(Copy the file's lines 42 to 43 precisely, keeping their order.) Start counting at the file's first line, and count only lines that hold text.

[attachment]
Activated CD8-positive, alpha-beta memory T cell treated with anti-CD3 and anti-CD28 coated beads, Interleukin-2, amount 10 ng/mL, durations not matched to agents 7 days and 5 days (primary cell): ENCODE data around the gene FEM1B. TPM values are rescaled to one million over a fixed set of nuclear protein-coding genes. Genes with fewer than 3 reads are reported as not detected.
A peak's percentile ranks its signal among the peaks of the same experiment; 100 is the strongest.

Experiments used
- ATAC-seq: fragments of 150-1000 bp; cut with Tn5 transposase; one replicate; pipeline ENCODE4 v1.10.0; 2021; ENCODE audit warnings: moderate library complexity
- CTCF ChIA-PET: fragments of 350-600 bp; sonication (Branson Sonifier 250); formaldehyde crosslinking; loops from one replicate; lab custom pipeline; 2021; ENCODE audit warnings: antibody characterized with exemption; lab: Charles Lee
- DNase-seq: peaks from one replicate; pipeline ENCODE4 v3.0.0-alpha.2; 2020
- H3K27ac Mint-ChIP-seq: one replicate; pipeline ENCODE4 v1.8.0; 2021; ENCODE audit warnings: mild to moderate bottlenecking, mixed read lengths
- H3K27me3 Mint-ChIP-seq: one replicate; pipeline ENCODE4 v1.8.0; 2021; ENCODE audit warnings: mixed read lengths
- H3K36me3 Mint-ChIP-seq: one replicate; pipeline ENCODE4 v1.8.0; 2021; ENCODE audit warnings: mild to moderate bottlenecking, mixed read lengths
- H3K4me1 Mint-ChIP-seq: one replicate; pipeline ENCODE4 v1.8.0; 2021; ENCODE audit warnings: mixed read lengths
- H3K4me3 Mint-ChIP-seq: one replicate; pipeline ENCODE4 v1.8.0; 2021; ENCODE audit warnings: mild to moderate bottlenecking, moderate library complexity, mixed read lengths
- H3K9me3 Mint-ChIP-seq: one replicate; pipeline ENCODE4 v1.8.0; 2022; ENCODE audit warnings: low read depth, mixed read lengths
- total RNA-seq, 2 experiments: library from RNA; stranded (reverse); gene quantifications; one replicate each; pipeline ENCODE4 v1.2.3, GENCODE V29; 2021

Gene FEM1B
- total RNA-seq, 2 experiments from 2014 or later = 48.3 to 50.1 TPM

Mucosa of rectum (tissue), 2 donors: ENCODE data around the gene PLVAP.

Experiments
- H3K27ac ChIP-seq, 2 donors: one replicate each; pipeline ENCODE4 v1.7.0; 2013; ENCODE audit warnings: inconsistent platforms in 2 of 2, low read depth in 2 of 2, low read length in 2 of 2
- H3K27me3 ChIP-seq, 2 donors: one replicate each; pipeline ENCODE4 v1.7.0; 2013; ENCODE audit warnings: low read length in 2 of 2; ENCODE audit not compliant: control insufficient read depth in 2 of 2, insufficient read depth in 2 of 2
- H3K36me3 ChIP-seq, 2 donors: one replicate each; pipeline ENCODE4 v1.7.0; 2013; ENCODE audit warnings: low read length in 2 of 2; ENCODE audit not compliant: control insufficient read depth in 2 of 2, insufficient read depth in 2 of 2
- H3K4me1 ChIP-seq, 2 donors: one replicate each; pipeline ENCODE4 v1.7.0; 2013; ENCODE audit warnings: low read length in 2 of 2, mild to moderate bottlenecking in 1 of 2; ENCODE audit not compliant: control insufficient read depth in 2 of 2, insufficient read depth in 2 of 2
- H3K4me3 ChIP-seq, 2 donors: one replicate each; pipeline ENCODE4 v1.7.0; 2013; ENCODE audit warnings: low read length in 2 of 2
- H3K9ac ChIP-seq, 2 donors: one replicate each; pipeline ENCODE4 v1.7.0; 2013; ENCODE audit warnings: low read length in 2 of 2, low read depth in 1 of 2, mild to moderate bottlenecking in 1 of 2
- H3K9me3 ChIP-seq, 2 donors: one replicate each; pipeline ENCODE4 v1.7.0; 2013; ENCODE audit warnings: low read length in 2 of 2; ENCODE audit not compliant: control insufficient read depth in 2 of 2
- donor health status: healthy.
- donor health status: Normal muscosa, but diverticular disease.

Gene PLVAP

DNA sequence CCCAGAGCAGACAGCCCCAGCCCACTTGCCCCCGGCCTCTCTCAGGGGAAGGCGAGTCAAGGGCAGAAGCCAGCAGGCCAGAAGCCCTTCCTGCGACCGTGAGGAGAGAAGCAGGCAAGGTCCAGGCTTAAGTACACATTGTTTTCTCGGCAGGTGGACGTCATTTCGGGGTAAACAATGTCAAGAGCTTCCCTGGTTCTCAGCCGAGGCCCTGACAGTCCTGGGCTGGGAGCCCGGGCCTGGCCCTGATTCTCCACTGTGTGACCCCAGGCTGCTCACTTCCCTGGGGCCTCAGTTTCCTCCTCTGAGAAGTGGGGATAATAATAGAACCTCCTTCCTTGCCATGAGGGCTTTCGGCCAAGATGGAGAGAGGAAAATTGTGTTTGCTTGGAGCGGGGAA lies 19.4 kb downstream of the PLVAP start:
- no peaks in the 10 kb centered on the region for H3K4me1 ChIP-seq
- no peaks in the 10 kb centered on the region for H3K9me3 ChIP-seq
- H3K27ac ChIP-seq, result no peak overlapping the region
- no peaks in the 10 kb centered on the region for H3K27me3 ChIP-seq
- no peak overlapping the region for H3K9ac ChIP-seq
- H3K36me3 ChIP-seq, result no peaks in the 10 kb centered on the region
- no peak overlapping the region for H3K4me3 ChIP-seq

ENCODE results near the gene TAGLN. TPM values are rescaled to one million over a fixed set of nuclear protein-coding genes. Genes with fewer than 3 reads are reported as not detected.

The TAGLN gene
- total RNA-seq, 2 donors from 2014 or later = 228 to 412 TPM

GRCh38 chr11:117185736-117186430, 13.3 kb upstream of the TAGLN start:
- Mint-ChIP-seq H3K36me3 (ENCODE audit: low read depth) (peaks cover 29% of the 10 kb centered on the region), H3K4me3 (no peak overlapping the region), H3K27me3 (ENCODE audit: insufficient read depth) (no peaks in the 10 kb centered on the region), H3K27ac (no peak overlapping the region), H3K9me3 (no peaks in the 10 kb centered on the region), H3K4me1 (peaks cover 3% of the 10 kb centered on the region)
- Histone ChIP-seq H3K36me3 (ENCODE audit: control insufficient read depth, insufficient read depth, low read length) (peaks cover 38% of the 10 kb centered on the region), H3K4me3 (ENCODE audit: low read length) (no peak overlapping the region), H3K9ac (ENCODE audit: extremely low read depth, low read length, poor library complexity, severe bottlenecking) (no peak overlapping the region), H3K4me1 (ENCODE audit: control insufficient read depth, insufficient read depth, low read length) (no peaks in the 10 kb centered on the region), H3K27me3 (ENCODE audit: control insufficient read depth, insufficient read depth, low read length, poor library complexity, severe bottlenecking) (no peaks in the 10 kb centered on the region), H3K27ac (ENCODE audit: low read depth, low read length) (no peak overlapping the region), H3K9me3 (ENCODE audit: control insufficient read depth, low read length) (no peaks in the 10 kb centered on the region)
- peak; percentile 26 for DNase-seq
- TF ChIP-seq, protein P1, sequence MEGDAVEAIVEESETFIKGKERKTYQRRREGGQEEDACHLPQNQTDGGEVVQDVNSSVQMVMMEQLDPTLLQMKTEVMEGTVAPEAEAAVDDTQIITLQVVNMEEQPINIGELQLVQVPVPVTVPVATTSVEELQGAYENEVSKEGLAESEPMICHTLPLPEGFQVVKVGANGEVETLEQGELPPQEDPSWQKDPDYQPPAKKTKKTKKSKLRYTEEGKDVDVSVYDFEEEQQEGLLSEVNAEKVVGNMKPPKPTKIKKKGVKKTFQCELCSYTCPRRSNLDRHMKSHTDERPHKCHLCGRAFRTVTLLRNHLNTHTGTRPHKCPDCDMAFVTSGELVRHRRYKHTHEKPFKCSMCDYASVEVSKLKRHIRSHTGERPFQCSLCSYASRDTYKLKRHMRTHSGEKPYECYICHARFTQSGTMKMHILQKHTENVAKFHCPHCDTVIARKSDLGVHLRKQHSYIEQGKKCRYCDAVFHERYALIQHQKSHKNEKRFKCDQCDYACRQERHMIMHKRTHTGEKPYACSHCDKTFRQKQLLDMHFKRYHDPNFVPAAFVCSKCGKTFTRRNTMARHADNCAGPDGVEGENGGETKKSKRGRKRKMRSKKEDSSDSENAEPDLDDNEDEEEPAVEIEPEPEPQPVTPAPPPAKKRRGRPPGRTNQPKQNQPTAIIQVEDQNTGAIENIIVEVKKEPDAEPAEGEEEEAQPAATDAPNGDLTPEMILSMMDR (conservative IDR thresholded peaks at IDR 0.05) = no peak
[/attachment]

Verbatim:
- peak; percentile 26 for DNase-seq
- TF ChIP-seq, protein P1, sequence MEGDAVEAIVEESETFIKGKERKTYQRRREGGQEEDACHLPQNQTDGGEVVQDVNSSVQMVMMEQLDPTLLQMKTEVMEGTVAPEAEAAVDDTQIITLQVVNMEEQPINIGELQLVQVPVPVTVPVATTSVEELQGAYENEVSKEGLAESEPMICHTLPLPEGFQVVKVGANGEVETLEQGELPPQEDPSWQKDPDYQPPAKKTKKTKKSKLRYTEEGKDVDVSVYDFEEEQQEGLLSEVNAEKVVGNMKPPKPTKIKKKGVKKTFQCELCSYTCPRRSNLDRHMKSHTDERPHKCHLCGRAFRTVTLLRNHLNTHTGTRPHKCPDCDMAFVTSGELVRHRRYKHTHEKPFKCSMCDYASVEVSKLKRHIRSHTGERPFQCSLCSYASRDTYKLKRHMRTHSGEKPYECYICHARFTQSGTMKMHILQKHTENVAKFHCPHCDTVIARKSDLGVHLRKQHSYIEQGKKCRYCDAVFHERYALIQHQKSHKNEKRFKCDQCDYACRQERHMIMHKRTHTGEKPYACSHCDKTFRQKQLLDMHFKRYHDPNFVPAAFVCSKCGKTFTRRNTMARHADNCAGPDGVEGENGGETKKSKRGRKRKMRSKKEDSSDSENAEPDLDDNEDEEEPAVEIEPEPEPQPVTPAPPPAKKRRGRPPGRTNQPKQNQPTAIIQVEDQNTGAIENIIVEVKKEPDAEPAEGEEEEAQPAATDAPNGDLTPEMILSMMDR (conservative IDR thresholded peaks at IDR 0.05) = no peak